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Lazy soldiers lying down on the job.
The Great Raid
(Hollywood remake or sequel, or film based on a comic book, book, play or video game # 41, since January 1st, 2005. Click for full list of Hollywood's lack of original ideas.)
Review written by: Alex Sandell
Filmed in 2002, The Great Raid was shelved for over 2 years. The reason for the delay isn't widely known, but rumors range from poor test screenings to a "Liberal" conspiracy to push the film back until after the 2004 election, because its by-the-numbers patriotism would supposedly help George W. Bush get reelected (when all it really took was a few million homophobes). It's no surprise then that about the only place this film is being heavily advertised is on the FOX "News" Channel.
The Great Raid is the perfect movie for jingoistic Fox flag-wavers to wrap themselves up in, between watching episodes of Hannity & Colmes and sending form letters off to the FCC, complaining about the "lib-er-al" media. The film has no grey area, the acting is flat and the dialogue is self-important enough to rile up the reactionaries. It's as deep as Bill O'Reilly's talking points and as useless as his most ridiculous item of the day.
Americans are all saintly, "Japs" are all evil and the film is as black and white as any given State of the Union Address delivered by President George W. Bush. Don't expect to find multi-faceted good guys and don't go in looking for baddies any more complex than those found on your average episode of Hogan's Heroes. If you can get past all that, don't be surprised if you actually find the film mildly enjoyable -- especially if you're a fan of old-fashioned war movies and melodrama.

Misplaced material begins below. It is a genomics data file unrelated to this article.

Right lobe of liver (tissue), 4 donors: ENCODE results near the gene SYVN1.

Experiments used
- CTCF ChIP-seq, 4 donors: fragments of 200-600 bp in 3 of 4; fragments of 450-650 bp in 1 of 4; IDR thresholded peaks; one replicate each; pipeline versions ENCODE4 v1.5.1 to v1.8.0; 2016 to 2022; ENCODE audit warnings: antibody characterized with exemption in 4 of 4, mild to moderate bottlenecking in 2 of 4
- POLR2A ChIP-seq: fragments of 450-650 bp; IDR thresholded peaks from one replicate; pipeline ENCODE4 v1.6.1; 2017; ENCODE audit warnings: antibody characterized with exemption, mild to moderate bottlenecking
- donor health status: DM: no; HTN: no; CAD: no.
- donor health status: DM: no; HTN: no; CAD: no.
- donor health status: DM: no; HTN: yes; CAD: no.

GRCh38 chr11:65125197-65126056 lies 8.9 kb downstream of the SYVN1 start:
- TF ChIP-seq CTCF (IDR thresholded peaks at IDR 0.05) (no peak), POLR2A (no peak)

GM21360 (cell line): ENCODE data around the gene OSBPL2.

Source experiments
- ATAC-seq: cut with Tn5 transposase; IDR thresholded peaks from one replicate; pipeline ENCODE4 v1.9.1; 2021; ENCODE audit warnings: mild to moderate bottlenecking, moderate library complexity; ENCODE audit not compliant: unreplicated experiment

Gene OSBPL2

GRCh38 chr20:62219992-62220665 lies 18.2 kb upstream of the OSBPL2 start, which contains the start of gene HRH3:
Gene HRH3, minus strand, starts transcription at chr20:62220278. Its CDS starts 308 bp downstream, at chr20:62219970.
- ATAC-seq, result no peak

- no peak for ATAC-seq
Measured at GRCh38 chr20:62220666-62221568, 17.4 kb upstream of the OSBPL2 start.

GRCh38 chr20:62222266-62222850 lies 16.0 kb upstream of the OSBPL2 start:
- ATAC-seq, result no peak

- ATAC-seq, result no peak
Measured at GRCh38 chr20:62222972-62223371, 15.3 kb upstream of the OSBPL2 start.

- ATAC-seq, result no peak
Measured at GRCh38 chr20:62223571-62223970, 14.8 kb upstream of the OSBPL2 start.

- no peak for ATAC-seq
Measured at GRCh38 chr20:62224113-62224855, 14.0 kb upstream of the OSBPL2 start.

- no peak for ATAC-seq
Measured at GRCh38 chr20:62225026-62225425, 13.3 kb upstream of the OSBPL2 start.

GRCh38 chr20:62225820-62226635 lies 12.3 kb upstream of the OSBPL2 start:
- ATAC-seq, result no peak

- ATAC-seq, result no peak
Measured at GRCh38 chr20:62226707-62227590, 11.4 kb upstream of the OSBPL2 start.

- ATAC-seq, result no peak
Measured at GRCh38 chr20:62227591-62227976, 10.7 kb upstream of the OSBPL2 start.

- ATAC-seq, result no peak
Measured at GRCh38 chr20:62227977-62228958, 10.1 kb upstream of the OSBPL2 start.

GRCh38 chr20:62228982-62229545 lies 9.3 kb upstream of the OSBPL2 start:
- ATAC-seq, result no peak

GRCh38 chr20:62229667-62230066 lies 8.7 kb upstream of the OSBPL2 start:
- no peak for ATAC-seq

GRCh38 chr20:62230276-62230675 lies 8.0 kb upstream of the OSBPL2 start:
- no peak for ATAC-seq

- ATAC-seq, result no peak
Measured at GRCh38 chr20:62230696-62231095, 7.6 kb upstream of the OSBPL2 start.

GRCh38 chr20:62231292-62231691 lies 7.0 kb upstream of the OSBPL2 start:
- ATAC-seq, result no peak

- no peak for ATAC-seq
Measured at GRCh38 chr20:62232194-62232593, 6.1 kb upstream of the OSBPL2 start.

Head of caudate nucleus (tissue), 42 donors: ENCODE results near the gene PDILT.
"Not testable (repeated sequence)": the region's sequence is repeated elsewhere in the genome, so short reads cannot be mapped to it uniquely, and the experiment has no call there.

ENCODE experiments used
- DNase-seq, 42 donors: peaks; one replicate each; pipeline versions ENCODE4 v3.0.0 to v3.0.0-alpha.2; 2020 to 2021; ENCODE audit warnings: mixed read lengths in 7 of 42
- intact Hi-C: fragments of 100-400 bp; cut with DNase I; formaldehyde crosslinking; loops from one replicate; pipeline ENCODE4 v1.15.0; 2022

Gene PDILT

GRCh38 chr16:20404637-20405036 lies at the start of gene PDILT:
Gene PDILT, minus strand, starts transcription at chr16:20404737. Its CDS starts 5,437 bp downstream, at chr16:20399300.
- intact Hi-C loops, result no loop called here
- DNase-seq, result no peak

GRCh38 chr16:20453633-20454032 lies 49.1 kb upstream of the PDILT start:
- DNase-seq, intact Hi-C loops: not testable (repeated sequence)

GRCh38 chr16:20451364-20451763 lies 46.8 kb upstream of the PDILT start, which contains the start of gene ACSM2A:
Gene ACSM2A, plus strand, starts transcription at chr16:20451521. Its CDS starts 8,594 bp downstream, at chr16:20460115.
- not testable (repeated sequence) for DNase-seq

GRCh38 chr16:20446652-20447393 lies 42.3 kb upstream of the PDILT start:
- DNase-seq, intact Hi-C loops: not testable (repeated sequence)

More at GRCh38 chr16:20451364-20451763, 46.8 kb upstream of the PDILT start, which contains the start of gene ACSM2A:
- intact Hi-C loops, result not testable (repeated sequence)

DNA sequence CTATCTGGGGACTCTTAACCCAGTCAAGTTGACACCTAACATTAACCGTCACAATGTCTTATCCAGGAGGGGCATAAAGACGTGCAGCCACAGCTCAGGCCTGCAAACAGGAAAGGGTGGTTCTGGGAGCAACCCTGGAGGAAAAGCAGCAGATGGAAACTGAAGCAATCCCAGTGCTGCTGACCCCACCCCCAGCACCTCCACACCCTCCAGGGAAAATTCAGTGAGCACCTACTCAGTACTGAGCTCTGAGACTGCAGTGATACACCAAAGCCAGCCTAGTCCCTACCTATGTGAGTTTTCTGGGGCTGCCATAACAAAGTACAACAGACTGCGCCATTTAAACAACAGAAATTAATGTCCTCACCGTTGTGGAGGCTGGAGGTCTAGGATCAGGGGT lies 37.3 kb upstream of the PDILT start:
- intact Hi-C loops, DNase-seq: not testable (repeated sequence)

This was my mom's favorite movie so far this year. When she told me she gave it a 9 out of 10, I thought she was kidding. She looked hurt when I chuckled, raised an eyebrow and sarcastically said, "no, really." "Really," she replied. She went on to tell me that it reminded her of the movies she'd sit and watch as a child. She became defensive when I brought up my various complaints. "Things were black and white during that war," she said.
Although I don't think any war is 100% black and white, my mother was correct in comparing the film to old-fashioned war movies. Director John Dahl, who should get another stab at directing a film in this genre, never resorts to using fancy camera tricks or flashy editing that makes it nearly impossible to make out what's going on (a crutch that's killed a lot of recent films in the genre). He definitely has the directing chops to make an excellent war picture. It's unfortunate that first-time screenwriters, Carlo Bernard and Doug Miro didn't give the director better material to work with.
Based on two novels about World War II, The Great Raid had a lot of potential. Sadly, its screenwriters were content to fall back on "war movie 101" clichés, never allowing the director to give the film a unique personality of its own. The set design in the film is top-notch. The true stories the movie's based on are powerful. But when combined, nothing completely works right with the other thing and it will all most likely be forgotten before Mr. O'Reilly gets around to airing his next pointless blacklist or finding his next group of witches to hunt.
Click here to read my Grandfather's letters home from World War II.
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